AWS Identify and Access Management (IAM) provides fine-grained permissions to AWS services and resources.
In this article, we will take a closer look at the following IAM concepts:
Table of contents
- What is IAM?
- What is an IAM Role?
- What is an IAM Policy?
- IAM Roles vs. Policies
What is IAM?
AWS Identity and Access Management (IAM) is a service provided by AWS that lets you control access to your AWS resources. IAM enables you to control who can access your resources (authentication) and in which ways (authorization).
Authentication in IAM
Authentication or identity management in AWS IAM consists of the following identities:
- Users: An IAM user interacts with your AWS resources from the AWS console and the AWS CLI. By default, a new IAM user has no access to any AWS resource.
- Groups: An IAM group consists of IAM users and permissions assigned to those users.
- Roles: An IAM role is an entity with a specific set of permissions.
Authorization in IAM
IAM Policies determine authorization or access management in IAM by granting specific permissions to various IAM identities.
What is an IAM Role?
An IAM role is an IAM identity that you can create in your AWS account and assign specific permissions.
An IAM role is similar to an IAM because it is an IAM identity that has specific permissions associated with it. These permissions determine what the identity can and cannot do.
However, one significant difference between an IAM role and an IAM user is that a role is assumable by anyone who needs it. A role does not have standard long-term credentials (like passwords) associated with it. AWS generates temporary security credentials when an IAM role is assumed.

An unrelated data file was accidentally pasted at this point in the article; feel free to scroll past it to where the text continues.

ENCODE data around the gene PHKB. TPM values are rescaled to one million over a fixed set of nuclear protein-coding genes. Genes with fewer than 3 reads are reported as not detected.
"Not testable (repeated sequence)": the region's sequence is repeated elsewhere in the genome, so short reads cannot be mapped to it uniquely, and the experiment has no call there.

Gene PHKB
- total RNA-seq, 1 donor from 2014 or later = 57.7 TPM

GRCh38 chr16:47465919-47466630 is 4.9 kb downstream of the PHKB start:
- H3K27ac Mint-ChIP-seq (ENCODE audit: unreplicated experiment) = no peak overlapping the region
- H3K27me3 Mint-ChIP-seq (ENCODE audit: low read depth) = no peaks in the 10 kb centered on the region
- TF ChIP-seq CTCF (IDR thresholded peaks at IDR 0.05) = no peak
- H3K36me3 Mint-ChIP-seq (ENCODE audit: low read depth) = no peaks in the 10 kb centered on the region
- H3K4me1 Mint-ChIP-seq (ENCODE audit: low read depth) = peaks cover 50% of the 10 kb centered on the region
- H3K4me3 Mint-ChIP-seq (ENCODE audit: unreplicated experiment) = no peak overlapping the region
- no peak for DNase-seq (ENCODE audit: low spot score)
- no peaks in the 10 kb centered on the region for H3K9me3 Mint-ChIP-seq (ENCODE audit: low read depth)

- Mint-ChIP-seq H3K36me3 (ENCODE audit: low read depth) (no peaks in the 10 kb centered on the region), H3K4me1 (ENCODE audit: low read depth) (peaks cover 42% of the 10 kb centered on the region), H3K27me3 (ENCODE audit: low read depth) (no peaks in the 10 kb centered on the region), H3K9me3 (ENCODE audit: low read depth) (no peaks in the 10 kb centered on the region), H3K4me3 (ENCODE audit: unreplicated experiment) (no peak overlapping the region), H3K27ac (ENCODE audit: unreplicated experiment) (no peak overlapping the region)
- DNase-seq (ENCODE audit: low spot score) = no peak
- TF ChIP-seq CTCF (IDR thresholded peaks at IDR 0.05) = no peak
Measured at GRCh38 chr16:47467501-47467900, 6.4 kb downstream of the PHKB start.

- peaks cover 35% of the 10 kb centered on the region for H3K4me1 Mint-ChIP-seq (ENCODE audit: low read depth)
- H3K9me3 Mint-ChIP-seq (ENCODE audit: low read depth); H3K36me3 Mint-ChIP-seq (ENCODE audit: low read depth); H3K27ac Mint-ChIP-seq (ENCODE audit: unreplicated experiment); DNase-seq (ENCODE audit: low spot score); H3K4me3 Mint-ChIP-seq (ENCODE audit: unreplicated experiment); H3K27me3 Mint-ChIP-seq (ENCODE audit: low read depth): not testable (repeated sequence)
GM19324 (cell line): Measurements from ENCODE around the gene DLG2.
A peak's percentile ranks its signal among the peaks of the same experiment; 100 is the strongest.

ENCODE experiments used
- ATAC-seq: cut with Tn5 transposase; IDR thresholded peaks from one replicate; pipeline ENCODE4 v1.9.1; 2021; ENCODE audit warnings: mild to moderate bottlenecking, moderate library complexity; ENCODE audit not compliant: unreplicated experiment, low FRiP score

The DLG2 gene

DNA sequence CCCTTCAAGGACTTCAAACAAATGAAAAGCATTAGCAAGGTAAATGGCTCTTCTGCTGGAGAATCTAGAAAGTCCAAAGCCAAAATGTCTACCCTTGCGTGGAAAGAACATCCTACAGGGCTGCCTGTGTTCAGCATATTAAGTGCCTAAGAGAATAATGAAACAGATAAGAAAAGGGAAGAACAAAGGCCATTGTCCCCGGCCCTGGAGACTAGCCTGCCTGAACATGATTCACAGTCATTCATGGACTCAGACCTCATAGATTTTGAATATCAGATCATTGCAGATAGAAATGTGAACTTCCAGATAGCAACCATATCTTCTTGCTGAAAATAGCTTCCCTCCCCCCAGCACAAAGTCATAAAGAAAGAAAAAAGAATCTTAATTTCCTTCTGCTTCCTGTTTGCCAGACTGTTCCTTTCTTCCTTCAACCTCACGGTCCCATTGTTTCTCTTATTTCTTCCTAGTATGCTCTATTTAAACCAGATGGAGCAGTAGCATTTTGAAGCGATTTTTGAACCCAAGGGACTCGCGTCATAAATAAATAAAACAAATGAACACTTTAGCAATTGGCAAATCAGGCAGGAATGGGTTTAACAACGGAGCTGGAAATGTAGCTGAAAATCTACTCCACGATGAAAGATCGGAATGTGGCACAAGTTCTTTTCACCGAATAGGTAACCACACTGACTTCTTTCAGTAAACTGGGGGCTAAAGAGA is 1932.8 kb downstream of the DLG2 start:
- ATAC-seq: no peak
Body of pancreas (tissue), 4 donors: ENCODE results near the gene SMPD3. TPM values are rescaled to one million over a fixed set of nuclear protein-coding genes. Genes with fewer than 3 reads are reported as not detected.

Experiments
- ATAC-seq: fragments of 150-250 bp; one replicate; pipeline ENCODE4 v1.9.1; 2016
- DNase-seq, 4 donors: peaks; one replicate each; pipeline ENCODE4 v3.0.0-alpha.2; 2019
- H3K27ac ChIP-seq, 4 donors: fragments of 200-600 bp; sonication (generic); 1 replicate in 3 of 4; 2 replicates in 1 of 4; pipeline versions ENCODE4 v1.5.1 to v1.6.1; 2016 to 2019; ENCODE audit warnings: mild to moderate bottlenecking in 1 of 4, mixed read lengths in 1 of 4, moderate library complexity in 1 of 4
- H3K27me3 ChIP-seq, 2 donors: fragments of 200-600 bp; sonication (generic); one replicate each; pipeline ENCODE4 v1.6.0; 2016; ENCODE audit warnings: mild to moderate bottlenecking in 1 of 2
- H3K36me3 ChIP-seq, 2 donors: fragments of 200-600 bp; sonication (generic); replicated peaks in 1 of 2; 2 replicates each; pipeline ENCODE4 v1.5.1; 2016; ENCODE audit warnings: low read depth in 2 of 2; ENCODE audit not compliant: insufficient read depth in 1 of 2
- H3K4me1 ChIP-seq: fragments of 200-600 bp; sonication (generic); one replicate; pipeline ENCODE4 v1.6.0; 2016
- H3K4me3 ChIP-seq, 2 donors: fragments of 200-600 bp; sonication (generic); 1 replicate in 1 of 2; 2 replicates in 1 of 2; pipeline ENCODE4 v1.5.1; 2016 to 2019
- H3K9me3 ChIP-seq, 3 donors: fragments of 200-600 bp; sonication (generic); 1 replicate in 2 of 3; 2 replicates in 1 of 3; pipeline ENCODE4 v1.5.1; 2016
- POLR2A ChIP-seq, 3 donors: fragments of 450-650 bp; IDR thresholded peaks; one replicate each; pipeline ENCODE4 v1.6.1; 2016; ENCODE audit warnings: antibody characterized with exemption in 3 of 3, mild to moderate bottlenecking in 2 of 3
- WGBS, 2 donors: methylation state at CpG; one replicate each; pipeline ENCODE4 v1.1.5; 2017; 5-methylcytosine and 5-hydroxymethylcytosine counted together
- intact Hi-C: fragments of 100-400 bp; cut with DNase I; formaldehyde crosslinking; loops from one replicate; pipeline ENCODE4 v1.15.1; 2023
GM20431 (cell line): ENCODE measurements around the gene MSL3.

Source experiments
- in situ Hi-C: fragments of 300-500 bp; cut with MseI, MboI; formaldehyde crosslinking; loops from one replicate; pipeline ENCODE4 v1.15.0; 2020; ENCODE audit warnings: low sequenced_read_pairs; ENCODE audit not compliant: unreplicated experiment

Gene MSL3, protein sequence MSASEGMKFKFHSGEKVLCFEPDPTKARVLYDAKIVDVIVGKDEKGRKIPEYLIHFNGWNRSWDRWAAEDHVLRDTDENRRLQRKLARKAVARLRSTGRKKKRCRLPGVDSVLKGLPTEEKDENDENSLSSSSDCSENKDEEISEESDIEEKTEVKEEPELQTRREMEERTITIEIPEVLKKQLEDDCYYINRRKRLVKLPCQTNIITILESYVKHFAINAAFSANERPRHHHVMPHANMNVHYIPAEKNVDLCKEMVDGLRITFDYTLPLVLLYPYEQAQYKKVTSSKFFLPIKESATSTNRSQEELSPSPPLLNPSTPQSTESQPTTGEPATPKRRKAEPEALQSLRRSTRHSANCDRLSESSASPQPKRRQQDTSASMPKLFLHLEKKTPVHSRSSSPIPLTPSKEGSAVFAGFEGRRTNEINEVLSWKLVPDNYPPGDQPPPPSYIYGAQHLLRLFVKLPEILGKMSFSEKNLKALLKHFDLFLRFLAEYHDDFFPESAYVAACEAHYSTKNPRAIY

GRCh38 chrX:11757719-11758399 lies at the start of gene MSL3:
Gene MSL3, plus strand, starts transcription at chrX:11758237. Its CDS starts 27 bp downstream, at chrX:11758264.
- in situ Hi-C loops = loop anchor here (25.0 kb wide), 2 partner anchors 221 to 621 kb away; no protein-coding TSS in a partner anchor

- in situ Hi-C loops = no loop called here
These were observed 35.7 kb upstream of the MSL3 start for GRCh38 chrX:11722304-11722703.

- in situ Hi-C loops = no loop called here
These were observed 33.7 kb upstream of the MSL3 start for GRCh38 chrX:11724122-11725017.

What is an IAM Policy?
An IAM policy is a document with a set of rules. Each IAM policy grants a specific set of permissions.
Policies are attached to IAM identities like Users, Groups, and Roles. Each IAM policy has a unique name.
There are two types of policies in your AWS account:
Managed policies: These policies can be reused and attached to multiple entities. AWS provides a lot of managed policies by default. Customers can also create their own managed policies.
Inline policies: These policies are applied directly to IAM entities. However, these policies are not reusable and cannot be attached to multiple entities.
IAM Roles vs. Policies
IAM Roles manage who has access to your AWS resources, whereas IAM policies control their permissions.
A Role with no Policy attached to it won’t have to access any AWS resources.
A Policy that is not attached to an IAM role is effectively unused. Permissions listed in an IAM policy are only enforced when that policy is attached to an IAM identity.
Therefore, you should IAM roles and policies together to manage the security of your AWS resources.